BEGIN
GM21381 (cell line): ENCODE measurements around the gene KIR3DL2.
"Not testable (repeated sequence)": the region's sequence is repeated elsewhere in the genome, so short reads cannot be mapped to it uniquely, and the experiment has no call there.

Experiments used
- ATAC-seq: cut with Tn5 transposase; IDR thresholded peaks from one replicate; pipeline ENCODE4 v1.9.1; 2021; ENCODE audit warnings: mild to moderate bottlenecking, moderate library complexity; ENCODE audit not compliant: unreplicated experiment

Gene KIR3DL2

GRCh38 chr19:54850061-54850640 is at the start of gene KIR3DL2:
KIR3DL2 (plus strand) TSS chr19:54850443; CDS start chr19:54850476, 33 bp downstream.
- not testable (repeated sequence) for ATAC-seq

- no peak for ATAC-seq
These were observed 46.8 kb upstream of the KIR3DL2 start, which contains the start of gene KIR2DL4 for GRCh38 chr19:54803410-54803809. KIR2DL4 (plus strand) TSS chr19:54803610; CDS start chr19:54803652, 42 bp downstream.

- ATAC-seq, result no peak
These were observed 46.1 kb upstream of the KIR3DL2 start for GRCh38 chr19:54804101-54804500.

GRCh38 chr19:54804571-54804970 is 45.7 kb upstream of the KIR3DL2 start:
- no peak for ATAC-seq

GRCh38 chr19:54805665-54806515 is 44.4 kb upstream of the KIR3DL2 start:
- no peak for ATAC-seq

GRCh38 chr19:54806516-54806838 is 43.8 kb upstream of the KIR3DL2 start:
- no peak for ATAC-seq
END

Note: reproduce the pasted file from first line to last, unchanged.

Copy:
GM21381 (cell line): ENCODE measurements around the gene KIR3DL2.
"Not testable (repeated sequence)": the region's sequence is repeated elsewhere in the genome, so short reads cannot be mapped to it uniquely, and the experiment has no call there.

Experiments used
- ATAC-seq: cut with Tn5 transposase; IDR thresholded peaks from one replicate; pipeline ENCODE4 v1.9.1; 2021; ENCODE audit warnings: mild to moderate bottlenecking, moderate library complexity; ENCODE audit not compliant: unreplicated experiment

Gene KIR3DL2

GRCh38 chr19:54850061-54850640 is at the start of gene KIR3DL2:
KIR3DL2 (plus strand) TSS chr19:54850443; CDS start chr19:54850476, 33 bp downstream.
- not testable (repeated sequence) for ATAC-seq

- no peak for ATAC-seq
These were observed 46.8 kb upstream of the KIR3DL2 start, which contains the start of gene KIR2DL4 for GRCh38 chr19:54803410-54803809. KIR2DL4 (plus strand) TSS chr19:54803610; CDS start chr19:54803652, 42 bp downstream.

- ATAC-seq, result no peak
These were observed 46.1 kb upstream of the KIR3DL2 start for GRCh38 chr19:54804101-54804500.

GRCh38 chr19:54804571-54804970 is 45.7 kb upstream of the KIR3DL2 start:
- no peak for ATAC-seq

GRCh38 chr19:54805665-54806515 is 44.4 kb upstream of the KIR3DL2 start:
- no peak for ATAC-seq

GRCh38 chr19:54806516-54806838 is 43.8 kb upstream of the KIR3DL2 start:
- no peak for ATAC-seq